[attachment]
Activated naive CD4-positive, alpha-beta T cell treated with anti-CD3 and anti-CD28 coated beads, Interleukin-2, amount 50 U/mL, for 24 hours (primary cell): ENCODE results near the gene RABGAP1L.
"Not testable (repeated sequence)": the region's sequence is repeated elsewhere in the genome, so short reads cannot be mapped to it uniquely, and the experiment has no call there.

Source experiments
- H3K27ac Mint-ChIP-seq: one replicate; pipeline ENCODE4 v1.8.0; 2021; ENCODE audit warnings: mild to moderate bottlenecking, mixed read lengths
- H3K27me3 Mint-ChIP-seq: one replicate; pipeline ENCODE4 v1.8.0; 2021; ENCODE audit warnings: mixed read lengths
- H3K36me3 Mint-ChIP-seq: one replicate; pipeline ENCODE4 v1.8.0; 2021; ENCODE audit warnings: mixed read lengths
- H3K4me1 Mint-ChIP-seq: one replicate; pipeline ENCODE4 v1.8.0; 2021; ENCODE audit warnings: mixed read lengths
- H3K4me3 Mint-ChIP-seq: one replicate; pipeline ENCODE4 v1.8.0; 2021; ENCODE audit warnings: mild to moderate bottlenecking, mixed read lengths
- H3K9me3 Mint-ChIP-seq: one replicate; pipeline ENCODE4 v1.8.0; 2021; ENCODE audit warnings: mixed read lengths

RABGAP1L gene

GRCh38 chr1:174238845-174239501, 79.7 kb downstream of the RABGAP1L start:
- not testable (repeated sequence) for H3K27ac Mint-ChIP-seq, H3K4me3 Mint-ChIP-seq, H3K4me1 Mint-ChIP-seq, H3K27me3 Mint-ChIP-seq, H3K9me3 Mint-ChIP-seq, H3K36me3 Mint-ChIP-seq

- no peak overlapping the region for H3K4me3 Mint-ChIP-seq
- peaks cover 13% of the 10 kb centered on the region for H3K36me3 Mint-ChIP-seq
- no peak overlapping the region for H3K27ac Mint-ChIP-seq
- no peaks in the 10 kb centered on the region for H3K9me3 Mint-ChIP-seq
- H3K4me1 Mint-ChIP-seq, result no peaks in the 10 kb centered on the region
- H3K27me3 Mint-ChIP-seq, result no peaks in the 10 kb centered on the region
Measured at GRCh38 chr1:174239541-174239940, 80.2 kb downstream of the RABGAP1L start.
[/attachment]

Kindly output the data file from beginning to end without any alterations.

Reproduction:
Activated naive CD4-positive, alpha-beta T cell treated with anti-CD3 and anti-CD28 coated beads, Interleukin-2, amount 50 U/mL, for 24 hours (primary cell): ENCODE results near the gene RABGAP1L.
"Not testable (repeated sequence)": the region's sequence is repeated elsewhere in the genome, so short reads cannot be mapped to it uniquely, and the experiment has no call there.

Source experiments
- H3K27ac Mint-ChIP-seq: one replicate; pipeline ENCODE4 v1.8.0; 2021; ENCODE audit warnings: mild to moderate bottlenecking, mixed read lengths
- H3K27me3 Mint-ChIP-seq: one replicate; pipeline ENCODE4 v1.8.0; 2021; ENCODE audit warnings: mixed read lengths
- H3K36me3 Mint-ChIP-seq: one replicate; pipeline ENCODE4 v1.8.0; 2021; ENCODE audit warnings: mixed read lengths
- H3K4me1 Mint-ChIP-seq: one replicate; pipeline ENCODE4 v1.8.0; 2021; ENCODE audit warnings: mixed read lengths
- H3K4me3 Mint-ChIP-seq: one replicate; pipeline ENCODE4 v1.8.0; 2021; ENCODE audit warnings: mild to moderate bottlenecking, mixed read lengths
- H3K9me3 Mint-ChIP-seq: one replicate; pipeline ENCODE4 v1.8.0; 2021; ENCODE audit warnings: mixed read lengths

RABGAP1L gene

GRCh38 chr1:174238845-174239501, 79.7 kb downstream of the RABGAP1L start:
- not testable (repeated sequence) for H3K27ac Mint-ChIP-seq, H3K4me3 Mint-ChIP-seq, H3K4me1 Mint-ChIP-seq, H3K27me3 Mint-ChIP-seq, H3K9me3 Mint-ChIP-seq, H3K36me3 Mint-ChIP-seq

- no peak overlapping the region for H3K4me3 Mint-ChIP-seq
- peaks cover 13% of the 10 kb centered on the region for H3K36me3 Mint-ChIP-seq
- no peak overlapping the region for H3K27ac Mint-ChIP-seq
- no peaks in the 10 kb centered on the region for H3K9me3 Mint-ChIP-seq
- H3K4me1 Mint-ChIP-seq, result no peaks in the 10 kb centered on the region
- H3K27me3 Mint-ChIP-seq, result no peaks in the 10 kb centered on the region
Measured at GRCh38 chr1:174239541-174239940, 80.2 kb downstream of the RABGAP1L start.